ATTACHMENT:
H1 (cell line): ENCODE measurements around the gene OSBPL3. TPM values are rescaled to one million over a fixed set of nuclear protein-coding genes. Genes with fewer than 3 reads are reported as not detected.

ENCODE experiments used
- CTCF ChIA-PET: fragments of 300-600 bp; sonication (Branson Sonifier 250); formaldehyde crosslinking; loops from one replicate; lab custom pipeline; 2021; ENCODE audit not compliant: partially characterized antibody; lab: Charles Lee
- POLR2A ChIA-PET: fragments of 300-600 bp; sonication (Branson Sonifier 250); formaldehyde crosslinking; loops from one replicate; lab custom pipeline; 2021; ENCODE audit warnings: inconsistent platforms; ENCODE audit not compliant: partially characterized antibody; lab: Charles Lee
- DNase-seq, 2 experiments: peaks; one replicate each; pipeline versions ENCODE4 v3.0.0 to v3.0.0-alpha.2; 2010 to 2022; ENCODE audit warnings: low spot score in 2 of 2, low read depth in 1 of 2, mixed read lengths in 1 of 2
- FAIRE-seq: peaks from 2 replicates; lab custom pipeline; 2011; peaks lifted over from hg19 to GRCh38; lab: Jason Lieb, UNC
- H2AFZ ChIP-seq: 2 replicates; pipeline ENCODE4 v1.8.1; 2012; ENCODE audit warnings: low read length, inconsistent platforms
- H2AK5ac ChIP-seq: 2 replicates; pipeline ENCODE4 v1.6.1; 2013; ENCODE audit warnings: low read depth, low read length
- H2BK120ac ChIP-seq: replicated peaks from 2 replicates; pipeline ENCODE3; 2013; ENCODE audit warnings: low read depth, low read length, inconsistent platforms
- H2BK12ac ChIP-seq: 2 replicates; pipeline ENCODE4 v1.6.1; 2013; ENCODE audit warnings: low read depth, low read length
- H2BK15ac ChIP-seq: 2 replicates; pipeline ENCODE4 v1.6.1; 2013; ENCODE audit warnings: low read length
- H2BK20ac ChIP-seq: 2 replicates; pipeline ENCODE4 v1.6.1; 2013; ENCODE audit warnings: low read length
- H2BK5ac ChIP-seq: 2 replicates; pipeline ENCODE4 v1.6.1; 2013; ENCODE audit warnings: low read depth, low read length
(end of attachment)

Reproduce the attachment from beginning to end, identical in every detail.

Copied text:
H1 (cell line): ENCODE measurements around the gene OSBPL3. TPM values are rescaled to one million over a fixed set of nuclear protein-coding genes. Genes with fewer than 3 reads are reported as not detected.

ENCODE experiments used
- CTCF ChIA-PET: fragments of 300-600 bp; sonication (Branson Sonifier 250); formaldehyde crosslinking; loops from one replicate; lab custom pipeline; 2021; ENCODE audit not compliant: partially characterized antibody; lab: Charles Lee
- POLR2A ChIA-PET: fragments of 300-600 bp; sonication (Branson Sonifier 250); formaldehyde crosslinking; loops from one replicate; lab custom pipeline; 2021; ENCODE audit warnings: inconsistent platforms; ENCODE audit not compliant: partially characterized antibody; lab: Charles Lee
- DNase-seq, 2 experiments: peaks; one replicate each; pipeline versions ENCODE4 v3.0.0 to v3.0.0-alpha.2; 2010 to 2022; ENCODE audit warnings: low spot score in 2 of 2, low read depth in 1 of 2, mixed read lengths in 1 of 2
- FAIRE-seq: peaks from 2 replicates; lab custom pipeline; 2011; peaks lifted over from hg19 to GRCh38; lab: Jason Lieb, UNC
- H2AFZ ChIP-seq: 2 replicates; pipeline ENCODE4 v1.8.1; 2012; ENCODE audit warnings: low read length, inconsistent platforms
- H2AK5ac ChIP-seq: 2 replicates; pipeline ENCODE4 v1.6.1; 2013; ENCODE audit warnings: low read depth, low read length
- H2BK120ac ChIP-seq: replicated peaks from 2 replicates; pipeline ENCODE3; 2013; ENCODE audit warnings: low read depth, low read length, inconsistent platforms
- H2BK12ac ChIP-seq: 2 replicates; pipeline ENCODE4 v1.6.1; 2013; ENCODE audit warnings: low read depth, low read length
- H2BK15ac ChIP-seq: 2 replicates; pipeline ENCODE4 v1.6.1; 2013; ENCODE audit warnings: low read length
- H2BK20ac ChIP-seq: 2 replicates; pipeline ENCODE4 v1.6.1; 2013; ENCODE audit warnings: low read length
- H2BK5ac ChIP-seq: 2 replicates; pipeline ENCODE4 v1.6.1; 2013; ENCODE audit warnings: low read depth, low read length